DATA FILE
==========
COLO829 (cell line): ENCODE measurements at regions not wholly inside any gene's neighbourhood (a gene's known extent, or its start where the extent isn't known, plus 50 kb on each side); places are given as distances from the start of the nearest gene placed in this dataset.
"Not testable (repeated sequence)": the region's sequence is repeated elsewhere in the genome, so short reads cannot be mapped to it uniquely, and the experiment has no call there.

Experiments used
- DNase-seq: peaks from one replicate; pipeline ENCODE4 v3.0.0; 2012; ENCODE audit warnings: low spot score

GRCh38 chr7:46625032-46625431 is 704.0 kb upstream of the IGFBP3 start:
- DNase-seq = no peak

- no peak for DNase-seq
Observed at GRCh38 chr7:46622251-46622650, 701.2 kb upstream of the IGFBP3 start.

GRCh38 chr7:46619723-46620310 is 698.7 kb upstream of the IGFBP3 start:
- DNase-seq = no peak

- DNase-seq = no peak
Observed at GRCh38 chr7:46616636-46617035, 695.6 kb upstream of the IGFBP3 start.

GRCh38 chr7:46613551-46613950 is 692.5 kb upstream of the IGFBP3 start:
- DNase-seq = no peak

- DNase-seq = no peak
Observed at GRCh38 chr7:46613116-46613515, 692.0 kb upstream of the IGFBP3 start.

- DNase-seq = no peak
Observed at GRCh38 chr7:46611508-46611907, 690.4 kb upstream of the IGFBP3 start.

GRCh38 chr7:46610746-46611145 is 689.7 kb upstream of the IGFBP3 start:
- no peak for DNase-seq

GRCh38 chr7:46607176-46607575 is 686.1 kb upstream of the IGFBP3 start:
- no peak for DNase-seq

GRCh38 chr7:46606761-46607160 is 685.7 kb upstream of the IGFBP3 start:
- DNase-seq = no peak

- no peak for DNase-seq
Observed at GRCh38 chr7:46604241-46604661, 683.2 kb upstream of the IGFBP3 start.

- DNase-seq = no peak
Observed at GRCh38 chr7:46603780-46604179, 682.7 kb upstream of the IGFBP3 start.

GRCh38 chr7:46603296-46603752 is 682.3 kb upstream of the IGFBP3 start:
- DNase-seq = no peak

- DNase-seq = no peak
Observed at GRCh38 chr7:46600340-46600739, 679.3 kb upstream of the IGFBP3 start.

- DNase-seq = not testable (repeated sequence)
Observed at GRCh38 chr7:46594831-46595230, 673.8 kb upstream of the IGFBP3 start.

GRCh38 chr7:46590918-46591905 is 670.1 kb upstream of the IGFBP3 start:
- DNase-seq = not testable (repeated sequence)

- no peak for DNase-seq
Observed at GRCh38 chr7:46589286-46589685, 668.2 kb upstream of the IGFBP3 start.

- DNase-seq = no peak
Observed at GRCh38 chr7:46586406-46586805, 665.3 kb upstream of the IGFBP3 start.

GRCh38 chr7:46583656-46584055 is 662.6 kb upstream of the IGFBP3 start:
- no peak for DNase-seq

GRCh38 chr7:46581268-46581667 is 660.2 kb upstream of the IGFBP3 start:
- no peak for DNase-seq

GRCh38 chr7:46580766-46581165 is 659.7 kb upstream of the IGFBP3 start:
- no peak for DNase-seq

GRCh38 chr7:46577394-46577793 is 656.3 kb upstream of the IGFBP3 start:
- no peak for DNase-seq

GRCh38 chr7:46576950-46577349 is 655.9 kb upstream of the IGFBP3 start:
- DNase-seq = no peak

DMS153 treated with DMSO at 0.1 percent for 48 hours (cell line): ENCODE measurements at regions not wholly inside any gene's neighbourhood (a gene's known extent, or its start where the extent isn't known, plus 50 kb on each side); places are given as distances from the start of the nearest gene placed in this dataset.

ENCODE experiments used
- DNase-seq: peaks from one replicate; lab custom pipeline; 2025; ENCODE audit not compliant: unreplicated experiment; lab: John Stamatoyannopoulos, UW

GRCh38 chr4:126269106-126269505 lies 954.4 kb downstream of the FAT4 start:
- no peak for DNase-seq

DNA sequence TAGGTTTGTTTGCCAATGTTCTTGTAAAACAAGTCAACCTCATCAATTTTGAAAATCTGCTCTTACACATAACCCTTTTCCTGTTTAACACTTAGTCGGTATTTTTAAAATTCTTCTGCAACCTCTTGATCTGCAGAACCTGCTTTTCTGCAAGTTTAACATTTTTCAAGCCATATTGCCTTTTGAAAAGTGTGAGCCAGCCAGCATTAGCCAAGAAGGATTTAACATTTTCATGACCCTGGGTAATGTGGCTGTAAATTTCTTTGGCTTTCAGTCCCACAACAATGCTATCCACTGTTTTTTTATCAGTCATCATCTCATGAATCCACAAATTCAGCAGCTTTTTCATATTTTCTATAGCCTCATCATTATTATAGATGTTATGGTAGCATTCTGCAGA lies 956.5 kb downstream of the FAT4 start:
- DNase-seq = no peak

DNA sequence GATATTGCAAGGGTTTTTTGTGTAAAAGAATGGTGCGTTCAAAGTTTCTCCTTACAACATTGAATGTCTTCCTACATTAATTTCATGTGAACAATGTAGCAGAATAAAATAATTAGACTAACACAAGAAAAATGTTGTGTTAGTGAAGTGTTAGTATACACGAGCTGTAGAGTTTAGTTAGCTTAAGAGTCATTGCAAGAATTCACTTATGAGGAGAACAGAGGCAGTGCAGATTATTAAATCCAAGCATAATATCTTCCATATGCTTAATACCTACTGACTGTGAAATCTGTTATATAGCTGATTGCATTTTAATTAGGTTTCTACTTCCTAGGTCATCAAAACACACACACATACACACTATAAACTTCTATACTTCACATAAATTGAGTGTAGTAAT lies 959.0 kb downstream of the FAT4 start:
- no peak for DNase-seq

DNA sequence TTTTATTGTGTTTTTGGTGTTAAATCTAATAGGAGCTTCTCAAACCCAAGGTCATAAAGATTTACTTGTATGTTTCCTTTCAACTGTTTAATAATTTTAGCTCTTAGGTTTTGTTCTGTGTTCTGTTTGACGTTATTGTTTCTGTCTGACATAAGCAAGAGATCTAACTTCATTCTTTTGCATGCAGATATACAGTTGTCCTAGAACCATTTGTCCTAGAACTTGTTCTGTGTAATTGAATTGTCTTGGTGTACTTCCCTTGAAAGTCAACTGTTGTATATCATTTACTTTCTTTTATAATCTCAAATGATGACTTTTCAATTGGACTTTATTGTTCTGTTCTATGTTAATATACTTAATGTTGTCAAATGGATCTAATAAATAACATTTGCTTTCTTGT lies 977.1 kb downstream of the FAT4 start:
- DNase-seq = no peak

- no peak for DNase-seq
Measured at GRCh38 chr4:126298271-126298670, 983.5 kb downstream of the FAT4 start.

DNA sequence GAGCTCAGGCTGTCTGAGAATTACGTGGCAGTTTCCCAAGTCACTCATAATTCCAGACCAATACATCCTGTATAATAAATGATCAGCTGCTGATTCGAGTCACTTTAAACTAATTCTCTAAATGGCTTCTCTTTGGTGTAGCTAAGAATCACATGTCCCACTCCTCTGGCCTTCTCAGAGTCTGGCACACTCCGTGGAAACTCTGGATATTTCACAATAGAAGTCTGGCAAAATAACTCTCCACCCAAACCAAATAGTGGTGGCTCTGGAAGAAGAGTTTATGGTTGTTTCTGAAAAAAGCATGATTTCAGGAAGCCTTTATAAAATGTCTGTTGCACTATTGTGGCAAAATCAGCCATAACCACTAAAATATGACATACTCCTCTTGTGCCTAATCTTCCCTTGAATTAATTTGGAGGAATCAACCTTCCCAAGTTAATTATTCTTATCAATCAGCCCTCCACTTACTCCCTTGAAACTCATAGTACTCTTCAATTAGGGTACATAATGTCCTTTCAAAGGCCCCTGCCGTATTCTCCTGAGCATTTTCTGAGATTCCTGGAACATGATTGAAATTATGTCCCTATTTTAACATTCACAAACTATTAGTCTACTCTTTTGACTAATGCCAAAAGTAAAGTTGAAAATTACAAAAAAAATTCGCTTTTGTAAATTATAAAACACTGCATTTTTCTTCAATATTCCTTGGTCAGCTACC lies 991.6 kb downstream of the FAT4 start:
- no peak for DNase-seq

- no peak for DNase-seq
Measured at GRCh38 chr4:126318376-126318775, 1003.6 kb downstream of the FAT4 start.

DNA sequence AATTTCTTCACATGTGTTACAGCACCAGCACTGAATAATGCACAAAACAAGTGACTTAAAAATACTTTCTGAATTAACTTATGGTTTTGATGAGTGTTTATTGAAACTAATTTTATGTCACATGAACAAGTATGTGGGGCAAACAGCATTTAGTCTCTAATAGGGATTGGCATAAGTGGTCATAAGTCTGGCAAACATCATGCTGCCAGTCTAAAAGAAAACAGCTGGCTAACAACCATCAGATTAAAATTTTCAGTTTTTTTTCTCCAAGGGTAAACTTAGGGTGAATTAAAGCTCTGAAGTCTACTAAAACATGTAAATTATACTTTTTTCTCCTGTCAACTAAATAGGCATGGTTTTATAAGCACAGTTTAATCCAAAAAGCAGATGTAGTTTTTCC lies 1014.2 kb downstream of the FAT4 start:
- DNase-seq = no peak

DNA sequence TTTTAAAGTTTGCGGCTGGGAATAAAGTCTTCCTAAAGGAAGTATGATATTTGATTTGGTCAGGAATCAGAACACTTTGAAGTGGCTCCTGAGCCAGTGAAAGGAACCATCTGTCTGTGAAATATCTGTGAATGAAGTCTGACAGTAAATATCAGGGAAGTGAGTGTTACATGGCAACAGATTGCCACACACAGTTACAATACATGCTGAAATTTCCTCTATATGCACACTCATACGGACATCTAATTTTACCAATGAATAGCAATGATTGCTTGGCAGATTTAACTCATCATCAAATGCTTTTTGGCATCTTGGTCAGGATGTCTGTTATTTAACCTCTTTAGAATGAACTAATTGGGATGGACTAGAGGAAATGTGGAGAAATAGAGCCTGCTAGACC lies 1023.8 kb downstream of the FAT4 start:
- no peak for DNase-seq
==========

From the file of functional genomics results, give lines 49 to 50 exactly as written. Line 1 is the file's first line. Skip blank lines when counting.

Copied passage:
GRCh38 chr7:46576950-46577349 is 655.9 kb upstream of the IGFBP3 start:
- DNase-seq = no peak